Violence as a matter of scale

It’s interesting what happens when you see two nations, diverse and distinct as they can be, interact. A minor hostile interaction can tend to escalate very quickly if you let it. When all you have is emotions and pure instinct to go by, a slight can become a fistfight very quickly. That goes with people. Communities. Nations.

Conflict takes a lot to inspire these days, but it’s far easier to incite it as the number of people you need to provoke grows ever smaller. It’s made all the more so when you see the other as not just some other person, but as something else. If you think that Other person isn’t respecting you and your space in that moment, what do you do? Are you calm enough to let it slide? Do you run away, as some would argue here? Or do you fight?

It’s admittedly strange to compare violent conflicts of recent, especially because the reasons and methods are so diverse, and because sounds so simplistic. But applying the economics of scale, you become more appreciative of what is happening from a holistic perspective, even you don’t have a complete understanding of things. In two such conflicts, the lack of clarity makes a comparison apt. When you have two distinct groupings, clarity is beyond important when a mistake is made in interaction. Sometimes, that requires patience.

Three teenagers kidnapped and killed. Or maybe they were killed already, and the butchers had made a large mess in the clear-up. Or maybe they were kidnapped and accidentally killed. The killers are (not) state-mandated terrorists. Or they’re (not) militants associated with the government. Or they’re (not) just a bunch of morons with AK-47s and some unabashed sense of righteousness. Or the leadership admitted their (non) role in the situation.

A teenager is shot and killed. Maybe he was (not) a suspect in a robbery. Maybe he was (not) reaching for a cop’s a gun. Maybe he was (not) picking a fight. Maybe he just said (did not say) “fuck off, pig” with his hands up. The cop’s a rookie. The cop’s a veteran. The cop is (not) hiding something. The cop is (not) hiding. There are (no) death threats.

All this information is as much a jumble as the items found in a trash can. Yet we seek to answer this slight as fast we can. Why? Why bother asking? We demand justice, revenge, blood. Screw the first two words, we’ve always wanted blood. It’s one of the few things we yearn for more than sex.

A police force of 50 whites, 3 blacks, needing to play with their big shiny toys. A community where more than two thirds are black, distrusting anything that breaks in their turf.

A territorial ghetto being run by a gang that fancies itself a protector of the faithful. An expansionist nation adopting the words and beliefs of the people that nearly exterminated them last century.

Different people, different cultures. Different nations. You scale up or down in either situation, and they suddenly become similar. Two groups of people that have dissociated themselves from each other. A single unclear event. A refusal of clarity, and instead a desire to right the ship immediately.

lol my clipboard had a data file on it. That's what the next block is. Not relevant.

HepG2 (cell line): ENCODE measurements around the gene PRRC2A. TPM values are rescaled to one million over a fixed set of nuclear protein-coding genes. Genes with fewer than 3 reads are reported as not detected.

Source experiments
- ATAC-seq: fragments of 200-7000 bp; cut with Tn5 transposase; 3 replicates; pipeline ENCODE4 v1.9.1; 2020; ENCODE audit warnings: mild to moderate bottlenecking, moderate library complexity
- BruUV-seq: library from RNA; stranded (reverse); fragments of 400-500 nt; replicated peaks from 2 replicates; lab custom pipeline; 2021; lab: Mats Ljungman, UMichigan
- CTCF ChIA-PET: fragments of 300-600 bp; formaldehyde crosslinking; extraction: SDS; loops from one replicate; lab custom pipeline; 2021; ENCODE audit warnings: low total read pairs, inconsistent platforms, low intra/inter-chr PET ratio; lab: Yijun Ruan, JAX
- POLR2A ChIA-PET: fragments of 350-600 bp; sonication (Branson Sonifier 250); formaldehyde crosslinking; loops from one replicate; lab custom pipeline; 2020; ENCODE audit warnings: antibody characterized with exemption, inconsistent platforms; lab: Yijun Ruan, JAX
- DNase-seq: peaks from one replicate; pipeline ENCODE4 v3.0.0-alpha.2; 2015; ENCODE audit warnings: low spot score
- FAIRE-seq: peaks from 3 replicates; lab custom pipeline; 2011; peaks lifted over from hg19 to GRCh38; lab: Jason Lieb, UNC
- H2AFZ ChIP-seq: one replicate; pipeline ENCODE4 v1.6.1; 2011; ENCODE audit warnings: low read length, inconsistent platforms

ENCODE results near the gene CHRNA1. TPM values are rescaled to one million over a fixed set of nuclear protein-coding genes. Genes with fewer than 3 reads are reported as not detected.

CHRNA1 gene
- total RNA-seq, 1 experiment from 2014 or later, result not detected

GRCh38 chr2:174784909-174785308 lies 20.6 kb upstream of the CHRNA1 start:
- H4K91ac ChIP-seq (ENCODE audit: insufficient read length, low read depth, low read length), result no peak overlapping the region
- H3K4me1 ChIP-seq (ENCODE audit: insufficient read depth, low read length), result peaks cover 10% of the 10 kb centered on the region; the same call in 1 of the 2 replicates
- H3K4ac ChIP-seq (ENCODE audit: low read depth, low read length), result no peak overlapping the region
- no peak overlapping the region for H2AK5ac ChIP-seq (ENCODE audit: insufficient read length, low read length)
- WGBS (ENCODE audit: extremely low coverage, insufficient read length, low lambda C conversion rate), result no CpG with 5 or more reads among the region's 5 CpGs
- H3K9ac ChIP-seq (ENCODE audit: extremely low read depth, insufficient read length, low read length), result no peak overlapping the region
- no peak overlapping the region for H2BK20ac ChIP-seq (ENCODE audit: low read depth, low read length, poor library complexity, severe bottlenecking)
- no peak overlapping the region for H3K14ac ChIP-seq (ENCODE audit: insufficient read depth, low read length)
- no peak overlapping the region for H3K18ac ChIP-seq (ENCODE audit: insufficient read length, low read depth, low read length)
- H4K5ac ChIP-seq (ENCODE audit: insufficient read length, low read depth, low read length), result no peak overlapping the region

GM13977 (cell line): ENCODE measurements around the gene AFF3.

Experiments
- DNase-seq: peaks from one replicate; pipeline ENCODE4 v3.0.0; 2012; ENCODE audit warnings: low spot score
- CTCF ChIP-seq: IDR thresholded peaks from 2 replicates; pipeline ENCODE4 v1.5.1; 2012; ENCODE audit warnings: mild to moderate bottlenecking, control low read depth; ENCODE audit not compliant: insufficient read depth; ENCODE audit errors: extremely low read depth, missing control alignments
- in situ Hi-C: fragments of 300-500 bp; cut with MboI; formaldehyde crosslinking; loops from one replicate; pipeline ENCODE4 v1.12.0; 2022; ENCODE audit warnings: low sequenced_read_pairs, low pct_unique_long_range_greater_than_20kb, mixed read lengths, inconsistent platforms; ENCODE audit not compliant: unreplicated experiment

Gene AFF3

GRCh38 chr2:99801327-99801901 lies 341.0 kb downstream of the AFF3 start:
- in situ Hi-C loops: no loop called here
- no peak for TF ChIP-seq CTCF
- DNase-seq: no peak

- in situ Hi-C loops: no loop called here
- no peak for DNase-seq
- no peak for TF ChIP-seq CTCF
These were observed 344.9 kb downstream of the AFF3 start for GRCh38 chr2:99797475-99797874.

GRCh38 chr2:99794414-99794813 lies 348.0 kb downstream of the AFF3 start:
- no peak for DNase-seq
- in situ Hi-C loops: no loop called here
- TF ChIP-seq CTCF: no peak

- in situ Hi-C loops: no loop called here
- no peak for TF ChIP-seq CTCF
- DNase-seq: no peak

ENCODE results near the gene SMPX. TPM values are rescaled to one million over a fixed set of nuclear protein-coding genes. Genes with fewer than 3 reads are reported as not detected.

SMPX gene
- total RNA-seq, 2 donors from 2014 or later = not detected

Suddenly, a minor affair becomes an act of war, and we respond with an orgasm riddled with bullets.

Rockets, shelling, riots, looting. Boasts of how many people you killed. Shamelessly moving civilians in the line of fire. Attacking journalists for doing their job. Requiring soldiers armed with armor and assault rifles when the opposition carries rocks and maybe a Molotov. Injustices and cruelty made viewable and watchable on all sides. Propaganda, hasbara, ideologically-loaded “social media” and trolling. Supporters publicly calling for the butchering of the opposition. So much bloodlust. Nausea.

Eventually, like any orgasm, it comes down. Calm, ceasefires, talking. Clarity comes, and we start to realize something: The picture is much more complex. Maybe we shouldn’t have grabbed our guns and started shooting so quickly. Maybe we should have let investigations come to their conclusion. Maybe we should have opened our mouths when we instead remained silent, and vice versa. If there was a dime given for every should have that appears in such violent conflicts, I could pay back my debts to society.

But then, some other slight or unbendable matter gets pulled into play, and the cycle repeats itself.

When we assess the damage from afar, there is yearning to pick a side. Why? After all, all sides look kind of ugly, if you spend enough time with them. The Zionists seeking to exterminate the Palestinian people. The Islamic terrorists looking to butcher Jews. The militarized white police doing everything to oppress minorities. The black community trying to settle a score with the dirty crackers. When you look at any conflict a certain way, you’ll find some fault that is purely in the realm of one group of people. But then, if you were able to zoom out just enough while focusing on that, you could see all the nasty things that both sides have done to each other, all the wrongs and atrocities committed. What you would witness is bloodied hands, pointing at each other. Never once do they dare look themselves in the mirror. Any support for them just stains you as well.

At the end of the day, there are no heroes in violent conflict of any size. Only two sides looking to destroy one another. No amount of exiting can fix that.

(Image source)

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One comment

  1. the quite obvious answer to this dilemma actually is not to wash one’s hands, but rather, given that all sides are (conceptually) equally at fault, to join the side most likely to win.

    Not everyone has the luxury of altitude.

    Like

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